The DICT Development Group

Search for:
Search type:

Database copyright information
Server information

7 definitions found
 for fault
From The Collaborative International Dictionary of English v.0.48 :

  Fault \Fault\, n. [OE. faut, faute, F. faute (cf. It., Sp., &
     Pg. falta), fr. a verb meaning to want, fail, freq., fr. L.
     fallere to deceive. See Fail, and cf. Default.]
     1. Defect; want; lack; default.
        [1913 Webster]
              One, it pleases me, for fault of a better, to call
              my friend.                            --Shak.
        [1913 Webster]
     2. Anything that fails, that is wanting, or that impairs
        excellence; a failing; a defect; a blemish.
        [1913 Webster]
              As patches set upon a little breach
              Discredit more in hiding of the fault. --Shak.
        [1913 Webster]
     3. A moral failing; a defect or dereliction from duty; a
        deviation from propriety; an offense less serious than a
        [1913 Webster]
     4. (Geol. & Mining)
        (a) A dislocation of the strata of the vein.
        (b) In coal seams, coal rendered worthless by impurities
            in the seam; as, slate fault, dirt fault, etc.
            [1913 Webster]
     5. (Hunting) A lost scent; act of losing the scent.
        [1913 Webster]
              Ceasing their clamorous cry till they have singled,
              With much ado, the cold fault cleary out. --Shak.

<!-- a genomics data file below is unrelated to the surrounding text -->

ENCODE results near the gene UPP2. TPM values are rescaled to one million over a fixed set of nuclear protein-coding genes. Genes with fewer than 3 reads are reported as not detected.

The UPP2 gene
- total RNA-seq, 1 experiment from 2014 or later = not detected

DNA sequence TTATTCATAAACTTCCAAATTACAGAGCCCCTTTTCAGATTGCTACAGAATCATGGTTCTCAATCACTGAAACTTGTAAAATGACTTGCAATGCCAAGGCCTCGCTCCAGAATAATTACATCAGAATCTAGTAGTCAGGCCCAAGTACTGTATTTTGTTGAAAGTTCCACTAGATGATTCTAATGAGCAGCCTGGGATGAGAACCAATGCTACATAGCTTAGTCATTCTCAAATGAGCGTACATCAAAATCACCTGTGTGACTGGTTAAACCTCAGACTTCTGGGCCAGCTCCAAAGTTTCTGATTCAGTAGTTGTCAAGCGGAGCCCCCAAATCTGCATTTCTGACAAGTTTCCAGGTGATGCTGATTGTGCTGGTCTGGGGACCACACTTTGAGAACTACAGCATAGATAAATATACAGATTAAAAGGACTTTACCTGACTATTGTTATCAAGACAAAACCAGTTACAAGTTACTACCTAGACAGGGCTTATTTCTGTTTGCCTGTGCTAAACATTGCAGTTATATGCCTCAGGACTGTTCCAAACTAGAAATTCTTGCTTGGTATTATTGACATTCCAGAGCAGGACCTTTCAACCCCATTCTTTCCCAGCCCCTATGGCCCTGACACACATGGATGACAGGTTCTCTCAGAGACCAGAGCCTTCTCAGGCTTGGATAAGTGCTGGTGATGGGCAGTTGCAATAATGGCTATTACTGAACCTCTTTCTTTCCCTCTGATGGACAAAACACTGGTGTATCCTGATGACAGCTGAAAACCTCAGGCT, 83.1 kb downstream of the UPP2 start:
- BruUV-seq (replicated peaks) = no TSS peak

[1913 Webster]
     6. (Tennis) Failure to serve the ball into the proper court.
        [1913 Webster]
     7. (Elec.) A defective point in an electric circuit due to a
        crossing of the parts of the conductor, or to contact with
        another conductor or the earth, or to a break in the
        [Webster 1913 Suppl.]
     8. (Geol. & Mining) A dislocation caused by a slipping of
        rock masses along a plane of facture; also, the dislocated
        structure resulting from such slipping.
     Note: The surface along which the dislocated masses have
           moved is called the
     fault plane. When this plane is vertical, the fault is a
     vertical fault; when its inclination is such that the
        present relative position of the two masses could have
        been produced by the sliding down, along the fault plane,
        of the mass on its upper side, the fault is a
     normal fault, or gravity fault. When the fault plane is
        so inclined that the mass on its upper side has moved up
        relatively, the fault is then called a
     reverse fault (or reversed fault), thrust fault, or
     overthrust fault. If no vertical displacement has resulted,
        the fault is then called a
     horizontal fault. The linear extent of the dislocation
        measured on the fault plane and in the direction of
        movement is the
     displacement; the vertical displacement is the
     throw; the horizontal displacement is the
     heave. The direction of the line of intersection of the
        fault plane with a horizontal plane is the
     trend of the fault. A fault is a
     strike fault when its trend coincides approximately with
        the strike of associated strata (i.e., the line of
        intersection of the plane of the strata with a horizontal
        plane); it is a
     dip fault when its trend is at right angles to the strike;
     oblique fault when its trend is oblique to the strike.
        Oblique faults and dip faults are sometimes called
     cross faults. A series of closely associated parallel